Verizon (NYSE: VZ) and its two main wireline unions--the Communications Workers of American (CWA) and International Brotherhood of Electrical Workers (IBEW)--are returning to the negotiation table today over concessions on healthcare and pensions.
CWA members picketing during the August strike.
Last week, the two unions said they decided to end the strike because it appeared that Verizon wanted to "bargain seriously."
Among the several concessions that Verizon's CEO Lowell McAdam wants is to have the unions to contribute to the health care plan, ending pensions, and other benefits.
Still, a number of union workers in New York City that were interviewed by World Socialist Web Site aren't exactly happy about going back to work without a new contract in hand.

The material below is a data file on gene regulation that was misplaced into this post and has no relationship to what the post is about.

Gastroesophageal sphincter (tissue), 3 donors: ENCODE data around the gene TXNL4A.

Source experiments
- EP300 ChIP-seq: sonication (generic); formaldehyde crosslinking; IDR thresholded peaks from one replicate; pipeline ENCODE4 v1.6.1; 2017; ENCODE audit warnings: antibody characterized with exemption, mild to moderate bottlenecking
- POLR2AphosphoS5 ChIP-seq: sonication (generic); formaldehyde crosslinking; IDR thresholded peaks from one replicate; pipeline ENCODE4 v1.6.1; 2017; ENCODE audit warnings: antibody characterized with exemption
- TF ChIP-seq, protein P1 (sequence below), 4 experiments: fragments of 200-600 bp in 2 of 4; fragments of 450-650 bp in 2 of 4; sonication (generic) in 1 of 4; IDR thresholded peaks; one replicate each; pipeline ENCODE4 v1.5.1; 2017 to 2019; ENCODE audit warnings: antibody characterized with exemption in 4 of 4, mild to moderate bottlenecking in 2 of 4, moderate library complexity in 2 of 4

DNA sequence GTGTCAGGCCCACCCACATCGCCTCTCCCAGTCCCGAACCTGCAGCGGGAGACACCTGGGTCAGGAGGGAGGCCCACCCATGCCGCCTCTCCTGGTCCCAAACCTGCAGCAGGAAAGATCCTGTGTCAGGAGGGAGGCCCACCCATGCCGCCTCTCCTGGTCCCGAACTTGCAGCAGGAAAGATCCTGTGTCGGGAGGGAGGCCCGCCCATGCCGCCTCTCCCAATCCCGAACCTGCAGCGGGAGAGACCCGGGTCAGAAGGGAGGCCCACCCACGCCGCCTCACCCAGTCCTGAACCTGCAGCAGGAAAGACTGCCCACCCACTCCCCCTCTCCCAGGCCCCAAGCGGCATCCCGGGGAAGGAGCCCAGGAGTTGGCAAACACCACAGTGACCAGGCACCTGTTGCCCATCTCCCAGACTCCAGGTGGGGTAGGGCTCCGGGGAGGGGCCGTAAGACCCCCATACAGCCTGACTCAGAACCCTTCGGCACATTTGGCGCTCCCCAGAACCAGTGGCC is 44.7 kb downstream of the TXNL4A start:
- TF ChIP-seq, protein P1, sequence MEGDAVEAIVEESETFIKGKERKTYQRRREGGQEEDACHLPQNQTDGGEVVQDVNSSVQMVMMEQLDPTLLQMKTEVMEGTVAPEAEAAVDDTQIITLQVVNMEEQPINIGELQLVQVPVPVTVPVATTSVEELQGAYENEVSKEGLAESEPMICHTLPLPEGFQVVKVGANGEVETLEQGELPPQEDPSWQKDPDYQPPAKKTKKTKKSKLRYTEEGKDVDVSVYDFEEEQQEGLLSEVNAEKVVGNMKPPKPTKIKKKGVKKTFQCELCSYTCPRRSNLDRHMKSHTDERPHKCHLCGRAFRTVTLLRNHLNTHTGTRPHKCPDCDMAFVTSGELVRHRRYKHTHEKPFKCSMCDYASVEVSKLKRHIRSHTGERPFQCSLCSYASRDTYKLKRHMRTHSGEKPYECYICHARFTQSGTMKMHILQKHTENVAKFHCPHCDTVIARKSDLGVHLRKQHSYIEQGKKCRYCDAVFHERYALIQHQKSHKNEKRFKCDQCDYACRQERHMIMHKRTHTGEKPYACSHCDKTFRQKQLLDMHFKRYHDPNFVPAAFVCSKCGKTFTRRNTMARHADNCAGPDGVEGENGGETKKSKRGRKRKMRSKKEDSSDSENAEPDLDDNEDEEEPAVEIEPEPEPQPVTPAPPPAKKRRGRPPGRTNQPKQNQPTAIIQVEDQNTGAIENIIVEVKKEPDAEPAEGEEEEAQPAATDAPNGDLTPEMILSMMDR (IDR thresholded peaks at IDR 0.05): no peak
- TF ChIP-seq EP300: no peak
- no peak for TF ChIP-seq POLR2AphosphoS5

"What will happen now because the union has sent us back to work with nothing settled, is that people will think we are flip floppers," said Tonja, a customer care representative. "We have now gone back, but I don't know why. The union says we have gone back because Verizon says it will bargain seriously, but I'm quite sure they were serious from the beginning."
While Verizon may not succeed in getting union workers to agree to every concession, Professor Joseph Foudy of New York University's Stern School of Business told Reuters that they will likely get them to contribute to the healthcare plan.
"The notion that workers won't pay more for healthcare is almost certainly lost," he said.
Foudy added that Verizon will have to be more flexible about existing pensions and job security. Verizon would like to replace pensions with an enhanced 401K program, but likely will not do so for existing union employees. The company will probably not offer pensions to new employees. In addition, Verizon may also keep "job security assurances" so they can get a new contract in place.
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